In December 2020, presidential elections in the Central African Republic (CAR) were marked by a major surge in violence. They precipitated a national crisis that has engulfed the country’s civilian population in a new humanitarian emergency. The eruption of CAR’s newest crisis has damaged the credibility of the December 27 elections and may prove to be the final blow to the country’s 2019 peace accord. But most worrying, it jeopardizes the safety of Central Africans.
Since mid-December 2020, more than 200,000 Central Africans have been forced to flee their homes and seek safety in other regions of the country or across its borders. Before the recent wave of violence, 2.8 million people—more than half of CAR’s 4.9 million citizens—required humanitarian assistance. Now, as armed groups wreak havoc across the country, key supply chains have been cut. The movement of relief aid, including food and medicine, as well as commercial goods, is being drastically limited. Over the next few weeks, the humanitarian consequences of these disruptions will be dire.
Humanitarian organizations must move quickly to re-route incoming relief supplies and find alternate ways to reach populations in need. Such an innovative and costly endeavor will be difficult unless donors take swift action. International stakeholders must come together to provide crucial funding and enable aid groups to mitigate the troubling consequences of the worsening security context.
Despite assistance from Russia and Rwanda, CAR’s national armed forces are likely to continue to struggle to regain control as they confront the upsurge in attacks by armed groups. The United Nations Multidimensional Integrated Stabilization Mission in the Central African Republic (MINUSCA) has been in place since 2014 to protect civilians, but the United Nations Security Council (UNSC) must provide this peacekeeping operation the resources it needs to effectively fulfill its mandate. In addition, CAR’s armed forces and other international security actors must guarantee safe passage for humanitarian workers to the best of their ability. At this pivotal moment, international stakeholders must focus first and foremost on aiding and protecting the country’s civilian population.
CAR is a small landlocked country that has endured repeated cycles of violence since it gained independence from France more than 60 years ago. The current fighting is rooted in the 2013-2014 civil war, when the Muslim-majority Séléka group staged a coup against the Christian-majority government. President François Bozizé’s government responded by creating the anti-Balaka militia to preserve his authority. While efforts to keep Bozizé in power proved futile, tensions escalated into a short but vicious civil war which ended in 2014. Elections were held the following year and in 2016, Faustin-Archange Touadéra, who ran as an independent, took over from his former boss (whom Touadera had served as Prime Minister from 2008 to 2013). By then, Bozizé had already fled the country.
Despite the end of the civil war, armed groups of varying and mixed ethnicities and religious affiliations still control most of the country beyond the capital of Bangui. Any sense of security has proved fleeting. Although the government signed a peace accord with 14 armed groups in 2019, its signatories continue to engage in violence. The government and MINUSCA have remained locked in a low-intensity conflict with rebel groups since the peacekeeping mission’s deployment in 2014. Central Africans find themselves caught in the crossfires, resulting in massive displacement and humanitarian need.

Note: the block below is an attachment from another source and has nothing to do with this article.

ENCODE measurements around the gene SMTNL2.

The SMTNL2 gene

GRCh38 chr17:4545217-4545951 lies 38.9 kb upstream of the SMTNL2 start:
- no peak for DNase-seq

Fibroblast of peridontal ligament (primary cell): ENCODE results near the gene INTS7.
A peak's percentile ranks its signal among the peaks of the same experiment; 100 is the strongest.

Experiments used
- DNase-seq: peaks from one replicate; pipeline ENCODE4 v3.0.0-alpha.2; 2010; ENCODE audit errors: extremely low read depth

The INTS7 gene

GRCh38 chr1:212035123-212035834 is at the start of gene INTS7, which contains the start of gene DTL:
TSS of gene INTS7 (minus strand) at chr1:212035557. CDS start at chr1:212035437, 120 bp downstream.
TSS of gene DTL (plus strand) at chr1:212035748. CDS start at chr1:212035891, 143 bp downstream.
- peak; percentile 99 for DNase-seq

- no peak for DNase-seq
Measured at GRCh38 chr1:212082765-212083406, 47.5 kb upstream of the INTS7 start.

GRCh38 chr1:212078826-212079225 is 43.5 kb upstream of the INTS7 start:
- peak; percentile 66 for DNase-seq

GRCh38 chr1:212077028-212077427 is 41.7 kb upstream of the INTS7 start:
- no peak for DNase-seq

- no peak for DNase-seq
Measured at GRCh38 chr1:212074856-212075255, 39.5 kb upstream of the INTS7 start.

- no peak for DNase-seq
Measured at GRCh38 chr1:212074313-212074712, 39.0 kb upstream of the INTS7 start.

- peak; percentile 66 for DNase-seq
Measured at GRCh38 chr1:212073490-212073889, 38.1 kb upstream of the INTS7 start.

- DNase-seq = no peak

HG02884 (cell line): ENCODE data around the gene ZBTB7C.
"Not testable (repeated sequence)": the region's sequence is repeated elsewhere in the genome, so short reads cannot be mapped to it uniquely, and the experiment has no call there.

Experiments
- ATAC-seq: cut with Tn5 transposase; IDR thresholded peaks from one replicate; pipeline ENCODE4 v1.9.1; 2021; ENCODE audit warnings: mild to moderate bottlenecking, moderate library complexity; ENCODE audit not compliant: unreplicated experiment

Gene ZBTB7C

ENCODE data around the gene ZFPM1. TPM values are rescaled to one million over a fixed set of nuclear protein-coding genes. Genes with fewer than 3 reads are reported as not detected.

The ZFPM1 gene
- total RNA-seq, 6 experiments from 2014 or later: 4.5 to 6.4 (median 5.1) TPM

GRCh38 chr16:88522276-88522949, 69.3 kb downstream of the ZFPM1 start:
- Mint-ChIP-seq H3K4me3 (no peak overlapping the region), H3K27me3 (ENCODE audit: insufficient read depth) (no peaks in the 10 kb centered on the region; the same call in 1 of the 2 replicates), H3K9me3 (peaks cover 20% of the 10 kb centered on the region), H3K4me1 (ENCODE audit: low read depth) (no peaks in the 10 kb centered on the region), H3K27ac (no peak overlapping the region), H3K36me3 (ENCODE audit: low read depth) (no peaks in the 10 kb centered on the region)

The most recent crisis began in the run-up to the December 2020 elections, when former president Bozizé returned to CAR after six years in exile. Last year, he announced he would run against incumbent president Touadéra. However, on December 3, the Central African Constitutional Court rejected his candidacy because of an outstanding international warrant for his arrest for alleged human rights violations during the recent civil war.
Bozizé responded by creating the Opposition’s Democratic Coalition (Coalition démocratique de l’opposition, referred to as COD), which then backed former prime minister Anicet-Georges Dologuélé in the presidential race. Days later, three rebel groups—the anti-Balaka, who remain loyal to Bozizé since the civil war; 3R; and MPC—formed a new armed alliance, calling themselves the Coalition of Patriots for Change (Coalition des patriotes pour le changement, referred to as CPC) and widely believed to support Bozizé.
Word of these new alliances quickly spread fear across CAR. Within days, the new CPC rebel alliance attacked and took over key towns, including Mbaiki, Bozoum, Boali, and Bossembélé. Other armed groups took advantage of the chaos to capture towns as well. The Central African Armed Forces (Forces Armées Centrafricaine, referred to as FACA)—reinforced by troops from Russia and Rwanda—and MINUSCA were able to recapture most towns. However, seven peacekeepers lost their lives over the course of December 2020 and January 2021.
In disregard of ongoing conflict, the government insisted elections take place as planned on December 27. Unsurprisingly, election day was also riddled with violence perpetrated by groups opposing the government and those loyal to the current President. Across the country, armed groups attacked electoral convoys and reportedly stole and burnt ballot boxes. Many polling stations did not open at all or closed because of intimidation and violence by militias. In Bambari, UN peacekeepers protected voters as factions tried to disrupt voting.